Online resources:
http://www.discoverfrance.net/France/Paris/Paris_metro.shtml: History, travel tips, maps, directions and online route finder.
http://www.greatbuildings.com/buildings/Paris_Metro_Entrances.html: Information about Hector Guimard, architect responsible for the Metro's graceful organic forms.



Exploring Music with Bob Duskis

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Our world music guide, Bob Duskis of Six Degrees Records in San Francisco, is back to take us on a tour of Latin beats from Brazil. Celso Fonseca plays in the traditional genre of slowed-down Bossa Nova, while duo Cuica represents another side of the Brazilian musical spectrum: a very hot mix of pounding Brazilian drums and minimal electronic club bounce.

Click here for more info.

Interested in some of the music you heard?
Purchase on PRMS.org: Celso Fonseca, Natural
Purchase on PRMS.org: Cuica, City to City

SARS Update

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While scientists now know the cause of this serious respiratory disease, the fear of SARS continues to escalate. Hong Kong’s tourist sector has been crippled, and even non-SARS cities, like San Francisco’s Chinatown, have been hit with widespread cancellations of hotel bookings. Flights in and around the “hot zone” -- Hong Kong, mainland China, Singapore and Hanoi -- have either been cancelled, or are flying near-empty. Savvy Traveler host Diana Nyad talks to listener Gil Kenan, who has just returned from Tokyo on a flight that originated in Hong Kong, about his experiences dealing with people panicked by SARS.

Keep informed about SARS and other health-travel issues:
www.cdc.gov: SARS info from the Centers for Disease Control and Prevention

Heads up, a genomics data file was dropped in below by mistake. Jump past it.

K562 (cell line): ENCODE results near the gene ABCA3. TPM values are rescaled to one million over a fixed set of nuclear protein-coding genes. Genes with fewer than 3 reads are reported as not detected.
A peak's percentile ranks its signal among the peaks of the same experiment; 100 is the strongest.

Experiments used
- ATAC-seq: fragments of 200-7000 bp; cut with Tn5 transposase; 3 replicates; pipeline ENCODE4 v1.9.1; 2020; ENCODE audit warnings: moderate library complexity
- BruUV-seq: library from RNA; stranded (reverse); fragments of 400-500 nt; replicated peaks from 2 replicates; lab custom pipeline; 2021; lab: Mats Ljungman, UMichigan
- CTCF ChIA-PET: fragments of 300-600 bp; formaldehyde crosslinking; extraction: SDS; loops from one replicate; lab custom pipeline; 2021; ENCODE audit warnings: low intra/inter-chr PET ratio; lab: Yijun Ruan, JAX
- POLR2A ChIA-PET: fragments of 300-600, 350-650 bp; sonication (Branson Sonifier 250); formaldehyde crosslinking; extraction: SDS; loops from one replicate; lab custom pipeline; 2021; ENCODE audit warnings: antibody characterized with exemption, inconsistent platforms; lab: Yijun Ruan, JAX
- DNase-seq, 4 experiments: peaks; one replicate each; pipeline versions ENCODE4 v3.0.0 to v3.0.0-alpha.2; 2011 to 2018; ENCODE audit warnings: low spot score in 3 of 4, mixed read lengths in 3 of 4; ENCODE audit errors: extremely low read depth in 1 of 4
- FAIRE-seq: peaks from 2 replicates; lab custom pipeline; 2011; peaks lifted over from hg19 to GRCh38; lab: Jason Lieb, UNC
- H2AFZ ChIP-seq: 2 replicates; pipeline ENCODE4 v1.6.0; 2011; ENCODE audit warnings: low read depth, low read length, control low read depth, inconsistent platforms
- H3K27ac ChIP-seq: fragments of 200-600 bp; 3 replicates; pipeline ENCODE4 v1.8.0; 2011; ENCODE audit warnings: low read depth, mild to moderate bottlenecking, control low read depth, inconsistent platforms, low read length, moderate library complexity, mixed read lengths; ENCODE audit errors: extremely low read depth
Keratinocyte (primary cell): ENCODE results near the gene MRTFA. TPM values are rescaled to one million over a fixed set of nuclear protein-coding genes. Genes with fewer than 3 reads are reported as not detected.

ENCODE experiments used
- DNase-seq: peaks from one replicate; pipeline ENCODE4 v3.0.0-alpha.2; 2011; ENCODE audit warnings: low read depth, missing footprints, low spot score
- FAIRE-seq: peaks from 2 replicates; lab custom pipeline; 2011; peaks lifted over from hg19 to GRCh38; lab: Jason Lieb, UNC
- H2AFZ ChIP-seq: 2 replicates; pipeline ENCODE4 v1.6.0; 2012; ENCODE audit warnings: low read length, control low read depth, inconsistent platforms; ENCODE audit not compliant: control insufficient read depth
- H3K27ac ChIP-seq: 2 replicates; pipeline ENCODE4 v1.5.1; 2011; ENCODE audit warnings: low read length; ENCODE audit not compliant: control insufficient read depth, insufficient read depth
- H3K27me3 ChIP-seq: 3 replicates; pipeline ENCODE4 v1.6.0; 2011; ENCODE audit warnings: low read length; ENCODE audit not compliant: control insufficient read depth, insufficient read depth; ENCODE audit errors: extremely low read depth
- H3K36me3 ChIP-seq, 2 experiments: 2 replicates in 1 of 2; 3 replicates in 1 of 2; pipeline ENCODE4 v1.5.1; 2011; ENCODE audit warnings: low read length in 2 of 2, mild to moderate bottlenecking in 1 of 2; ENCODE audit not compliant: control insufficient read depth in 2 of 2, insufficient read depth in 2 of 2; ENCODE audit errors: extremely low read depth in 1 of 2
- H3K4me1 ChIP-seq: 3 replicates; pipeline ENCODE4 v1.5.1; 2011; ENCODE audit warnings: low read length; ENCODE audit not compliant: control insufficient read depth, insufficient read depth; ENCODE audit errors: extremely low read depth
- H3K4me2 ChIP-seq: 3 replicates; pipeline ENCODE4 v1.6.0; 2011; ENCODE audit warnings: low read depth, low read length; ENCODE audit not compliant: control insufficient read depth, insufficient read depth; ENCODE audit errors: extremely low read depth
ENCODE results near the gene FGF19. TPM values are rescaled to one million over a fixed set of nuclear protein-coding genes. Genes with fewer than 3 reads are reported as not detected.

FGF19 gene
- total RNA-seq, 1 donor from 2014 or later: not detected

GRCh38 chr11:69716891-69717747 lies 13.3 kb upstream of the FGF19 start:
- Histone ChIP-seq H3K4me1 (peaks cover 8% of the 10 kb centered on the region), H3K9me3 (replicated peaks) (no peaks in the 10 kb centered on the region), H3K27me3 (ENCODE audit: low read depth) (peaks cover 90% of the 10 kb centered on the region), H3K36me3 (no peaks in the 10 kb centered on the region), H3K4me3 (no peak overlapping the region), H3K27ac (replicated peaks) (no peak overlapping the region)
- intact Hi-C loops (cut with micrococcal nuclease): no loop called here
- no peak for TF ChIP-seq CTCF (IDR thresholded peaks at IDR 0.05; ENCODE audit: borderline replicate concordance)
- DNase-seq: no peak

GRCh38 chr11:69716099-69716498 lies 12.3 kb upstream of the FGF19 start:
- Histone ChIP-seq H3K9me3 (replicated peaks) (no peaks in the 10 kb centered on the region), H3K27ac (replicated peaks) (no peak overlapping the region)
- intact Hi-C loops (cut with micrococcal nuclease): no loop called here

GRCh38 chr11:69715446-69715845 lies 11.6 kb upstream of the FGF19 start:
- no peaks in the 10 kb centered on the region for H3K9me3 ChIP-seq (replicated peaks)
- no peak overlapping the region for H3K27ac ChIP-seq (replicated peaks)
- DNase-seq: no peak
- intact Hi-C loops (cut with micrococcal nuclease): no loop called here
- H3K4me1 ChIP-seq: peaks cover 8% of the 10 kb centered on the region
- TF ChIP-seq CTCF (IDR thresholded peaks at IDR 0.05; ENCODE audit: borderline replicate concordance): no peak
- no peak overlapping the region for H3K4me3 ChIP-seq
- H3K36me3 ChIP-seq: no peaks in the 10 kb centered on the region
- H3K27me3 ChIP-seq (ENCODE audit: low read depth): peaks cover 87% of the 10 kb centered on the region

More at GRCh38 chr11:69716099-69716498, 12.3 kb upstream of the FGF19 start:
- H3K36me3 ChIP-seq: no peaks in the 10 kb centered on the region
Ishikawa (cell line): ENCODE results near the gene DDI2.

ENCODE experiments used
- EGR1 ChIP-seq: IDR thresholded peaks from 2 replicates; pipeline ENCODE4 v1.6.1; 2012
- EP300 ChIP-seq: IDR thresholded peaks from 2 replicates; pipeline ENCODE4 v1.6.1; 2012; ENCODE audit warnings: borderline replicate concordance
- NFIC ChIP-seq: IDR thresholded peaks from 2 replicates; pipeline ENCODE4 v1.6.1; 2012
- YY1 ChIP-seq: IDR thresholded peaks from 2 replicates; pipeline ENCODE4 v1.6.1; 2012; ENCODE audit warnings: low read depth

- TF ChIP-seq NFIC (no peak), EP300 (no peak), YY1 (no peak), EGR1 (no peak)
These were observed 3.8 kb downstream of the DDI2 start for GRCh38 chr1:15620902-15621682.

www.who.int: SARS info from the World Health Organization
www.healthytravel.com: The Travel Medicine Center

Sound Travels Grinding millet and rice, Timbuktu, Mali

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"Sound Travels" is the part of our show when we travel with just our ears as our guide. One way to really get into the local culture when you travel is to go where people work: Go see a factory, a farm, hang out with a real estate agent. Anastasia Tsioulcas was in Timbuktu and she met some women working grinding millet and rice. She found work takes on a definite rhythm in Africa.

Thinking about a trip to Timbuktu?
U.S. Department of State: Consular Information Sheet for Mali
Lonely Planet: Travel and country information

Traveler's Aid: Traveling on the Cheap with Doug Lansky

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Our Independent Traveler, Doug Lansky, has written Rough Guides First time Around the World, which just came out April 1. Doug gives advice about traveling around the globe on the cheap, including tips about how to make the most of your time, volunteering during your travels, and what you should bring with you.

Online resources:
RoughGuide.com: Rough Guide travel guides
LonelyPlanet.com: Lonely Planet travel guides

Deal of the Week: Travel by Doing Good

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Our Travel-Expert-in-Residence, Rudy Maxa, has a unique Deal of the Week for all you budding archaeologists: a great way to lend a hand helping the U.S. Forestry Service preserve ancient sites. Click here to read all the details.

Deal information:
Find out more online at www.passportintime.com; by phone, (800) 281-9176; or by e-mail, pit@sricrm.com

RELATED LINKS:
www.archaeologyfieldwork.com: For other volunteer opportunities, or visit their bulletin board: www.archaeologyfieldwork.com/cgi-bin/yabb/YaBB.cgi?board=volunteer
Savvy's Travelers Toolbox: More opportunties to work, volunteer and teach abroad